Thomas Jefferson Papers

From Thomas Jefferson to Francis Willis, Jr., 18 April 1790

To Francis Willis, Jr.

New York Apr. 18. 1790.

My dear friend

Your favor of Feb. 10. came to me here a few days ago. Nothing would have made me happier than to have been able to see you on my way through the lower part of Virginia: but the short time destined for my stay in that country did not permit me to turn to the right or left. Your recommendation of Mr. Reynolds would have given me all the dispositions possible to have found a place for him. But in the office to which I have been called, all was full, and I could not in any case think it just to turn out those in possession who have behaved well, merely to put others in. I have not therefore had a single appointment to make: nor is there any thing within my appointment but mere copying clerks at 500 dollars a year, and two at 800.—I fear there is as little prospect that any office can arise in Williamsburg. I know of none but in the law line which was never your favorite line. I can therefore only express to you my wishes to serve you. You complain of the difficulties which have strowed the path of life for you. Be assured, my friend, that mine has not been strowed with flowers. The happiest moments of my life have been the few which I have past at home in the bosom of my family. Emploiment any where else is a mere mouser of time; it is burning the candle of life in perfect waste for the individual himself. I have no complaint against any body. I have had more of the confidence of my country, than my share. I only say that public emploiment contributes neither to advantage nor happiness. It is but honorable exile from one’s family and affairs. I wish you every possible felicity to yourself, Mrs. Willis & your family, and am with great sincerity dear Sir your affectionate friend & servt,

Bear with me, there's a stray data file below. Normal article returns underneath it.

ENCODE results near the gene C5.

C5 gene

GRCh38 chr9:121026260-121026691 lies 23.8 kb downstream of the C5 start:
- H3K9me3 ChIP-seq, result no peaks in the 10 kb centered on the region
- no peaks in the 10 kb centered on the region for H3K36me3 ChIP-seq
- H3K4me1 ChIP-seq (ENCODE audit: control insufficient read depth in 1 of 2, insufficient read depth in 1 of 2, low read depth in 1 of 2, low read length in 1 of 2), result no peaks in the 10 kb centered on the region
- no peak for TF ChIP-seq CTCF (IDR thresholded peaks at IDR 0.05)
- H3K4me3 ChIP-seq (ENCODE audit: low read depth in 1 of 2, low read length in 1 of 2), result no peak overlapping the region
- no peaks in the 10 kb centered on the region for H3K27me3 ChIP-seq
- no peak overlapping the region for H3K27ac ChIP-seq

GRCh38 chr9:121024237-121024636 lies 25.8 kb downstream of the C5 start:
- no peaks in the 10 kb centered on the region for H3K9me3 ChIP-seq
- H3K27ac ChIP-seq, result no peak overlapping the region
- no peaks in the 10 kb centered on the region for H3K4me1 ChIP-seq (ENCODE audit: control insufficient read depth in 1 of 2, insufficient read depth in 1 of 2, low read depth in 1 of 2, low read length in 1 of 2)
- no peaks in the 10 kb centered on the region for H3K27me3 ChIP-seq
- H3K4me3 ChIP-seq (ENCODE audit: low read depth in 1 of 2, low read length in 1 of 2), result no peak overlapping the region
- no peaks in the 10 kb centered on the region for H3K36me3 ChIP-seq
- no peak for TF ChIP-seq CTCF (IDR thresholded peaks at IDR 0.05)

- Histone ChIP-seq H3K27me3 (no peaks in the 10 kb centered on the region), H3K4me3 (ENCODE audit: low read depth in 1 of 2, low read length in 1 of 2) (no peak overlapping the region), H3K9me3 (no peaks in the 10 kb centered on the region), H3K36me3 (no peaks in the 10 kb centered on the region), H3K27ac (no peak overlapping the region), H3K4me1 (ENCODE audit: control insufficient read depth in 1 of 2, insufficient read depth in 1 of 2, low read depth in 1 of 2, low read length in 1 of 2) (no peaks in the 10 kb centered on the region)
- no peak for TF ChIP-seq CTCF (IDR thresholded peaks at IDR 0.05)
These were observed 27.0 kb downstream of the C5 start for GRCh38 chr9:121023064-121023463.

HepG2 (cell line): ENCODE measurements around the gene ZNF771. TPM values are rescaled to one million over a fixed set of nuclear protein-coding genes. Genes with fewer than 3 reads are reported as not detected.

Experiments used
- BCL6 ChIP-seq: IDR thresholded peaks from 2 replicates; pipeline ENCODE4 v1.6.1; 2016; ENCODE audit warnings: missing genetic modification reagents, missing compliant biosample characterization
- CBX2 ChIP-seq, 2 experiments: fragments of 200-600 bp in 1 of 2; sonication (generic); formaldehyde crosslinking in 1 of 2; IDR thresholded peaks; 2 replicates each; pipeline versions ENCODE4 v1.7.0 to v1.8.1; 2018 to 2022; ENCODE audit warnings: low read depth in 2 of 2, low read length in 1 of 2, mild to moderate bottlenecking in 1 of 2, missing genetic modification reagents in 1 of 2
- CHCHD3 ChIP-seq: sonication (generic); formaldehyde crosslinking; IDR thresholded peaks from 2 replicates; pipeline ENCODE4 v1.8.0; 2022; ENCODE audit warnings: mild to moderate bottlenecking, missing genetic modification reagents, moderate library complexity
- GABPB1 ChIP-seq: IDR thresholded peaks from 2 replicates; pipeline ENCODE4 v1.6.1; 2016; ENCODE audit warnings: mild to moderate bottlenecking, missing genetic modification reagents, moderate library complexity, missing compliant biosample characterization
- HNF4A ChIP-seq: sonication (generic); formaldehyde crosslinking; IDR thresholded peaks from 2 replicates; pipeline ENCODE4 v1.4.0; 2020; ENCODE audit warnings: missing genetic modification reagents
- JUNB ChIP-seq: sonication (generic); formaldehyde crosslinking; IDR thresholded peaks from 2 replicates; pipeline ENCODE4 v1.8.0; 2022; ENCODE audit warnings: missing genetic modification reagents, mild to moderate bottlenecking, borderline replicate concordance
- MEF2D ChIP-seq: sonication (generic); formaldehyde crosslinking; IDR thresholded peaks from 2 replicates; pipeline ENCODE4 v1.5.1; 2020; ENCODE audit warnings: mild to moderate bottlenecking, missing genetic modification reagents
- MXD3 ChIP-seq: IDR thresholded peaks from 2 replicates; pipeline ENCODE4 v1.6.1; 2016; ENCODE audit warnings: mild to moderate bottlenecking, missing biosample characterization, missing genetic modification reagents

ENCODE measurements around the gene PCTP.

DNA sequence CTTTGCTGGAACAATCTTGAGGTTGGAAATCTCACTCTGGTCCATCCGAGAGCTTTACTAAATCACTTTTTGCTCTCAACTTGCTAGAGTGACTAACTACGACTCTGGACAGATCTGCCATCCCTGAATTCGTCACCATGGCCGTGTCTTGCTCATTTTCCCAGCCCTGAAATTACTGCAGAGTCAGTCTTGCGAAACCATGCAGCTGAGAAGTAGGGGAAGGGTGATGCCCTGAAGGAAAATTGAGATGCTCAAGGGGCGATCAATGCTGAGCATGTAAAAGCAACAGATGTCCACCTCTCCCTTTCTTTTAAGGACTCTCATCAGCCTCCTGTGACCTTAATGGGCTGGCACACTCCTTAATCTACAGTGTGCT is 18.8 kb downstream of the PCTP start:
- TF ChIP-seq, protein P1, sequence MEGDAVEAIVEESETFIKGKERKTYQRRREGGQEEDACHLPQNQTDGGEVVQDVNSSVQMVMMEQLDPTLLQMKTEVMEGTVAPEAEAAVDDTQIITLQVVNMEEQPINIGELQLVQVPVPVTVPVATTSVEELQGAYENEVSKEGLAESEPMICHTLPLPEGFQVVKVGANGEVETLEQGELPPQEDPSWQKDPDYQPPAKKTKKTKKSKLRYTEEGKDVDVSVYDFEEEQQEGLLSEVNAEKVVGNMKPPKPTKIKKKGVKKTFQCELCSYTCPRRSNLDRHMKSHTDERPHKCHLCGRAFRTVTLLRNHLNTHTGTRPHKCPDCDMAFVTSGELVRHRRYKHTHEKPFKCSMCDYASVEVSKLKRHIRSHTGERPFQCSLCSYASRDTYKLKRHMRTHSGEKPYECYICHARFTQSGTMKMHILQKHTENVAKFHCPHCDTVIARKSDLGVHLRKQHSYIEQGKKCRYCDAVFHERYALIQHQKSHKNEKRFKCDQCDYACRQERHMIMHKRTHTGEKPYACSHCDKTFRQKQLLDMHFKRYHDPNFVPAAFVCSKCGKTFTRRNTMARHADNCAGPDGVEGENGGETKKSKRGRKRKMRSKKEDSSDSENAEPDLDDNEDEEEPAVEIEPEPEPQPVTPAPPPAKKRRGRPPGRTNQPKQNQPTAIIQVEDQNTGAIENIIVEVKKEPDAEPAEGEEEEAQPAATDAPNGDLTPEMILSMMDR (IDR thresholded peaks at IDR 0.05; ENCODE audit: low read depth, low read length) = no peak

Th: Jefferson

PrC (DLC).

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